To create a better now, the lens of complexity offered by Snowden and Kurtz suggests we probe our systems with various catalysts, sense what patterns emerge and become meaningful in retrospect, then amplify or dampen the coherence that emerges. Are we up for that, Mr. Flaherty? Are you? I am and risk mitigation and not downloading is the only real thing I am concerned about.

Increasing our individual and collective tolerance for ambiguity does us great favor in preparing for unknown emergent patterns recognizable only in hindsight.  So try something new – don’t focus on making a better past. Increase your capacity to deal with emergence and you’ll be far more nimble and adaptable – NOW. The ability to overcome fear and anxiety related to uncertainty is one of the most highly desirable attributes we can possess when dealing with complexity.

As a coach once said to me: “What are you waiting for? Do you always need to know the outcome before you choose to act? Where is the creativity in that?”

We are a part of our complicated and complex systems, never separate from them, so conditions for transformation will seldom be better than they are now – which was yesterday’s future.


My Network Works

You know, I was thinking of Snowden’s notion of different types of systems (shocker, I know). In particular, I was wondering if my network of colleague practitioners was Ordered (either simple or complicated), Chaotic, or Complex. Snowden says we can look at them like this:

Ordered: system constrains agents, reductionism and rules, deterministic observer independence;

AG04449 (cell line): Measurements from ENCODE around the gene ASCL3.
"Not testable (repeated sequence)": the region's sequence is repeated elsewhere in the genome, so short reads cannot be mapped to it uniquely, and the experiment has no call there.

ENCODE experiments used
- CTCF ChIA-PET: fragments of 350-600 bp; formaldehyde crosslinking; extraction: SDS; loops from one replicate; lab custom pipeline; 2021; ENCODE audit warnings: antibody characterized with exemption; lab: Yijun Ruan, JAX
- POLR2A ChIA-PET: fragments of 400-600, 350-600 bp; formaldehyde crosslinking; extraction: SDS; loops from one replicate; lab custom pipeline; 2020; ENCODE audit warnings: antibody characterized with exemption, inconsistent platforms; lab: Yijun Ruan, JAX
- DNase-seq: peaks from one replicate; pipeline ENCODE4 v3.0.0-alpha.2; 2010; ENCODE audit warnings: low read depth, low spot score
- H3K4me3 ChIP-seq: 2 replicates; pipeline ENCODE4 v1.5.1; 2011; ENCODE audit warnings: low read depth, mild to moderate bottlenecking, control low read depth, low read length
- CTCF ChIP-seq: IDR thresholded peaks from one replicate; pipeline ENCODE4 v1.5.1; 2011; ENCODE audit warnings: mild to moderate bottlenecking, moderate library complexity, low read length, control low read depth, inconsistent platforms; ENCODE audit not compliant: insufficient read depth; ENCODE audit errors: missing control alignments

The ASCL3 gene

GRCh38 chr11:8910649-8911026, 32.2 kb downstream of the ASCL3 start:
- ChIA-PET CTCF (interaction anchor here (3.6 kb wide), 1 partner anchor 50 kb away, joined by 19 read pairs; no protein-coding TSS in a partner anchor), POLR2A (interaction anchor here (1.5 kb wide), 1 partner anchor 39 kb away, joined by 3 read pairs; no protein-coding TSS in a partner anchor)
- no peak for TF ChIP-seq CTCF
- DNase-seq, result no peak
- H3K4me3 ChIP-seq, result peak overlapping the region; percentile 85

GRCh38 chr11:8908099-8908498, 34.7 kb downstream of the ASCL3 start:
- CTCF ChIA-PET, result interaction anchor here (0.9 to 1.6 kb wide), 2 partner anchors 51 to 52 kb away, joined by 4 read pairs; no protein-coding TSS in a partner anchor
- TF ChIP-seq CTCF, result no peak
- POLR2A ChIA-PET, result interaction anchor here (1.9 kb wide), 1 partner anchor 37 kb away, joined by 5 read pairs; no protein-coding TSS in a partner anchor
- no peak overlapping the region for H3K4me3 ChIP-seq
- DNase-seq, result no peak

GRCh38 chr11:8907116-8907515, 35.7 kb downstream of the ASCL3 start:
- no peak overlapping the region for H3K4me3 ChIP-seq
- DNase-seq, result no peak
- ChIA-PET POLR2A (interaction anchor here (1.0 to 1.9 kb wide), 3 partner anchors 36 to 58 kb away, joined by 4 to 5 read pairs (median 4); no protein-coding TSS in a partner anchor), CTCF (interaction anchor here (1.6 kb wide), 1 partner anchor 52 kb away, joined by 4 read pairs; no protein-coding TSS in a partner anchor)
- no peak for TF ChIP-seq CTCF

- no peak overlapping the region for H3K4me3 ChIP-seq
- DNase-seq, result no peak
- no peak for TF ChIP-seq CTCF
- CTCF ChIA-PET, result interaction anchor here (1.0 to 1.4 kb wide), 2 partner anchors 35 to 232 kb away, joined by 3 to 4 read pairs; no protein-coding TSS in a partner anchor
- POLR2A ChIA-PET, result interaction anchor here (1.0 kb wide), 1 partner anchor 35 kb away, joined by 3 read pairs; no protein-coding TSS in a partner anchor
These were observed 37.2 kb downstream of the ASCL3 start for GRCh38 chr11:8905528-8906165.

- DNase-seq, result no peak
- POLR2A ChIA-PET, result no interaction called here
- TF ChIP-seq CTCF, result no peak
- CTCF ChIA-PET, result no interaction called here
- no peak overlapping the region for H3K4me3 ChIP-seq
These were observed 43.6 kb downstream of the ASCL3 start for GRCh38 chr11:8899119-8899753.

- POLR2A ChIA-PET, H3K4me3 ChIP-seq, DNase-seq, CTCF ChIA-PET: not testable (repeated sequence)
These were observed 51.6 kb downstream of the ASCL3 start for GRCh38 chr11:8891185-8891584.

Chaotic: agents unconstrained, and independent from each other; and/or

Complex: System lightly constrains its agents, agents modify the system by their interaction with it and each other. They irreversibly co-evolve.

What came to mind? Right: complex. In my network of colleagues that I draw upon or otherwise rely upon for one form of support or another, there are no real constraints or too many rules, and I, as an observer am clearly not independent from my network. Chaos – well maybe – (lol). But closer to the truth of the matter, we have a few unstated norms, I think, that help keep the network alive and dynamic, co-evolving with other forces and one another.

Sound ethereal? Consider the following unstated principles of how we have light constraints on our network and how we co-evolve with our interactions:

  1. Speak highly of one another and trust the inherent capacity each of us brings. It’s why we are in the same game and in the same room. If I didn’t trust you, you wouldn’t be here so let’s move on with it;
  2. Don’t steal clients – it’s an NLM (Network Limiting Move);
  3. Make the principal agent as successful as he or she can be – they may do the same for you one day;
  4. Do the best you can as if my client was your client – they may well be if the scope changes and I would be happy to refer – I do it regularly;